He felt numbness, then pain as he limped off the court. He went directly to the nearest emergency department where the physician on duty conducted the Thompson test to determine whether or not his Achilles tendon was intact. After his foot hung loosely when his calf was squeezed, the physician told him it was most likely a full rupture and should see a foot and ankle specialist right away. Sundaram, at the suggestion of his brother-in- law (a Chicago-area physician), made an appointment with Dr. Simon Lee of Midwest Orthopaedics at Rush. Dr. Lee, an expert in treating Achilles injuries, confirmed the diagnosis and presented options for both surgical and non-surgical repair of his tendon.

Given Sundaram’s very active lifestyle which included a regular fitness and full-court basketball regimen, Tough Mudder/Spartan races and keeping up with his toddler son, he chose surgery given the higher likelihood of returning to full pre-injury function, strength and mobility. They also discussed the warning signs that Sundaram experienced several months earlier. After running in high heat while dehydrated and on vacation, Sundaram felt stiffness and pain in his left Achilles tendon when getting up after a long flight home.

Concerned, he took a rest from running, jumping and basketball for a few weeks but maintained the rest of his fitness regimen. He then resumed these activities once he felt minimal discomfort, but didn’t do any pre-activity stretching or warming up and he didn’t see a physician. Midwest Orthopaedics at Rush foot and ankle physicians explain that this scenario is becoming more and more common in their practices. “Over a recent ten-year period, we have seen our number of Achilles patients increase by almost 300 percent,” explains Dr. Lee.

So many more people are participating in extreme sports, like Tough Mudders, marathons and Spartan Races. They aren’t stretching or strengthening their Achilles tendons properly – or at all. We also see lots of weekend warriors who do the same thing.

For both types of athletes, Dr. Lee and his fellow foot and ankle physicians created aMOR300x250 useful resource for athletes to keep their ankles and tendons healthy called ‘Ankles for Life’. It includes injury prevention tips in both a downloadable brochure and video format. It was developed in conjunction with the Illinois Athletic Trainers Association. Sundaram, who is now back to basketball and working out, knows that he should have listened to his body when he had heel pain several months before the rupture.

“Dr. Lee told me that surgeons have a saying that ‘healthy tendons don’t rupture’. Mine was irritated or maybe even partially torn at the time and I should have attended to it earlier,” he says. Sundaram now incorporates lower body and heel stretching and strengthening into his routine before any sports activity – and encourages all athletes to do so.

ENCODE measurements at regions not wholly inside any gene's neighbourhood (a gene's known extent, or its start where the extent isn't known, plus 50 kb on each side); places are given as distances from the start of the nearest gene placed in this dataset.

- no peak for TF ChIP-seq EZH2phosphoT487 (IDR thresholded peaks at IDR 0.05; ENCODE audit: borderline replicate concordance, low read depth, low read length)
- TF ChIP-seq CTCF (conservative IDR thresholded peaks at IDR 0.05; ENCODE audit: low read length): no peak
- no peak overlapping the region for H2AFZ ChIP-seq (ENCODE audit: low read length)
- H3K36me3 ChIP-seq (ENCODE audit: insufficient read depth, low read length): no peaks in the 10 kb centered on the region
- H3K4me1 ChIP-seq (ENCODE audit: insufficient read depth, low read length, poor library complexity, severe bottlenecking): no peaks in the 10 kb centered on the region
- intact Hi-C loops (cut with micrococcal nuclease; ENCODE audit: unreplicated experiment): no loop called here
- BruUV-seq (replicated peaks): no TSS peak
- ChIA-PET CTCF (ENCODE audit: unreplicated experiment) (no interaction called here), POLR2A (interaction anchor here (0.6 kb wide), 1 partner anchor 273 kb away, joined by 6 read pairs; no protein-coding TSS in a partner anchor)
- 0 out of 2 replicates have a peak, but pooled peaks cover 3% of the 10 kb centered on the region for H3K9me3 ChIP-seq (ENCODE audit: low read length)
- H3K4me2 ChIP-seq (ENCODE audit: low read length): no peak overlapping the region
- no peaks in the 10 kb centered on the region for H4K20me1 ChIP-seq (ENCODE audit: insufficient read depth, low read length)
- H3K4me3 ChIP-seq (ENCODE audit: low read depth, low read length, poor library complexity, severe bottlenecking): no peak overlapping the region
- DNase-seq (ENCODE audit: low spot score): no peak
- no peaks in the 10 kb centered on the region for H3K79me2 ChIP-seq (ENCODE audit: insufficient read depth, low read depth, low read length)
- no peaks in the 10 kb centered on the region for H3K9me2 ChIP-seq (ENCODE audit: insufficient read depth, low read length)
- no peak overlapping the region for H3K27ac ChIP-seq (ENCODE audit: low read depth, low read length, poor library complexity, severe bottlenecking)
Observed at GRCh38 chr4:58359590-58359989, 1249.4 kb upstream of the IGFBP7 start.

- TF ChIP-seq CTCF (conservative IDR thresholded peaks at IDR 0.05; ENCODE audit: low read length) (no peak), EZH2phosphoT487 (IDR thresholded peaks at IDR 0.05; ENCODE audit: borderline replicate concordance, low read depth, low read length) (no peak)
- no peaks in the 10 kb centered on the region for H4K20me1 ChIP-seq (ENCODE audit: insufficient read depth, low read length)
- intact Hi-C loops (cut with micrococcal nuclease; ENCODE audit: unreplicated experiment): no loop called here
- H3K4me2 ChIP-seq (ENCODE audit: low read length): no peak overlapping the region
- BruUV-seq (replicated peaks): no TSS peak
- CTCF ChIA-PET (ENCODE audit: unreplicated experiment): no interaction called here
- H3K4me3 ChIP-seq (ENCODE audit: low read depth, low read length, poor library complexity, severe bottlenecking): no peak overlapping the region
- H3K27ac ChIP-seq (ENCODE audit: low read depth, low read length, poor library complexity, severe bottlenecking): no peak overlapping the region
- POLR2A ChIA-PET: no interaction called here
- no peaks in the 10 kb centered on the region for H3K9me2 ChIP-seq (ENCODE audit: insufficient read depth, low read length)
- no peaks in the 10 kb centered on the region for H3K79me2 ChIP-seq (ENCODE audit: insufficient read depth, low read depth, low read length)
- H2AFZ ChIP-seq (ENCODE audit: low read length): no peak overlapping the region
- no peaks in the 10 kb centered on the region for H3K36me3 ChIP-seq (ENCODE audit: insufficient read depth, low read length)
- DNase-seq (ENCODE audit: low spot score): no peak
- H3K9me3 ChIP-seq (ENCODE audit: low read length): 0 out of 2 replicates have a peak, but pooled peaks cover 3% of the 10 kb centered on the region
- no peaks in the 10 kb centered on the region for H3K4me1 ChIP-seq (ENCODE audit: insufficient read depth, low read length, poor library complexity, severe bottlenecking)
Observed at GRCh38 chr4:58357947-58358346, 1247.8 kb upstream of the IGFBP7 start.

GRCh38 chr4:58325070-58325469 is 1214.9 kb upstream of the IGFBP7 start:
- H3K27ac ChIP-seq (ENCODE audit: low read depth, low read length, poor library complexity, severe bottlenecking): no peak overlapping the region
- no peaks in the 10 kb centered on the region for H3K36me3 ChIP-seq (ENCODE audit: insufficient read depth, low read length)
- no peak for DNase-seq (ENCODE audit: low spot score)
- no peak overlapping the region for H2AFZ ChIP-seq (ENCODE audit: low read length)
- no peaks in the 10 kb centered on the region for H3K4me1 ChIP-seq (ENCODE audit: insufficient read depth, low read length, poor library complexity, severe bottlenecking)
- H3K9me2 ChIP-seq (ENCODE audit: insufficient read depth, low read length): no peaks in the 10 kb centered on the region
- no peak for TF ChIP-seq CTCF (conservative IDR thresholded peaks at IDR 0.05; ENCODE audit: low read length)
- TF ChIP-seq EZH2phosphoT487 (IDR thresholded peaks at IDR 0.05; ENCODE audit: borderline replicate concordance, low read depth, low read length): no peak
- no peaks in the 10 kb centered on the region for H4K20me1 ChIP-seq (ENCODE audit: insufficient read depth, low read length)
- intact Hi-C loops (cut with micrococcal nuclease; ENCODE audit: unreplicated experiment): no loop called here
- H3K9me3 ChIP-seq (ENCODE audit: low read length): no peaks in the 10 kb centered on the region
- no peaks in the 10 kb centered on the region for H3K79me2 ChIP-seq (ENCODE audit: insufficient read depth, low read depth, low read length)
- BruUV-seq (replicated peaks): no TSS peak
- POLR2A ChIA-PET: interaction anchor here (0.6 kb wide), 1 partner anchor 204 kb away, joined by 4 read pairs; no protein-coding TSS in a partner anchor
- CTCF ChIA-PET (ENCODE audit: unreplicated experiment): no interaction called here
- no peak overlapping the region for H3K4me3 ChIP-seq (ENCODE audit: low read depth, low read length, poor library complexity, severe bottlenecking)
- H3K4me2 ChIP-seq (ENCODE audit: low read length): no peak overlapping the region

For more information on preventing Achilles injuries and to request a gym bag tag with ankle injury prevention tips, visit the Ankles for Life website.

To schedule an appointment with Dr. Simon Lee to discuss your foot or ankle condition, click here or call 877-MD- BONES.

Featured Body Part: Foot

By ATIPT

Our foot and ankle complex needs to be both dynamic and stable to allow for us to walkFeatured Body Part: Foot without stressing other areas in the body. The ankle may seem like a simple joint, but there are actually four bones that combine to provide the stability and motion necessary – tibia, fibular, talus, and calcaneus. The rest of the foot consists of multiple smaller bones that each must be able to withstand the movement and stress placed on it by the weight of our body. Your ankle is also an integral part of your daily function, as it is responsible for your ability to drive a car, climb stairs, and squat. If you suffer an injury to your foot/ankle it will likely become increasingly difficult to perform your normal activities without pain. The more knowledge we have regarding prevention and common causes of injuries, the better our chances are to avoid future injury.

Common Causes
Unfortunately, with the complexity of the foot/ankle joints it is often difficult to isolate a singular cause of injury. As with other body parts, increasing age leads to increased risk of injury from general wear and tear. After the ankle is injured there is a high likelihood that you can suffer another injury due to remaining deficits and/or poor healing.

  • Overuse (Chronic) Injuries – With age and use cartilage can wear down and the ligaments, muscles, and tendons can become damaged.
  • Sudden (Acute) Injuries  – During a fall or other injury, the bones of the foot/ankle can be fractured.  You can also have ligament tears and ruptures of the tendons.

Common Conditions
Foot/ankle pain can be caused by any one of these common conditions:

  • Adult Acquired Flat Feet (Fallen Arches) – Fallen arch, or flatfoot, is known medically as pes planus. This is characterized as a loss in arch height in the foot. There are many causes of this disorder, but among the most common is decreased muscular strength. The muscles in the foot and ankle are required to help support the arch and if the weaken the arch can collapse
  • Bone Fracture – There are multiple bones in the foot/ankle that can break and each needs to be managed differently. Most will require a period of not putting weight through the foot to allow for healing.
  • Metatarsalgia – Athletes who run and jump a lot may be susceptible to metatarsalgia, a type of foot injury that results in pain and inflammation in the ball of the foot.
  • Plantar Fasciitis – Affecting nearly 2 million Americans each year, Plantar Fasciitis is when there is an inflammation of the thick band of ligament that extends from the bottom of the heel to the toes (primarily the big toe).
  • Calcaneal Bursitis – In the heel, bursitis may cause bruise-like pain mostly on the bottom of the heel, but also at the back of the heel. This pain is most often felt at the end of the day, especially for people who spend much of their time on their feet.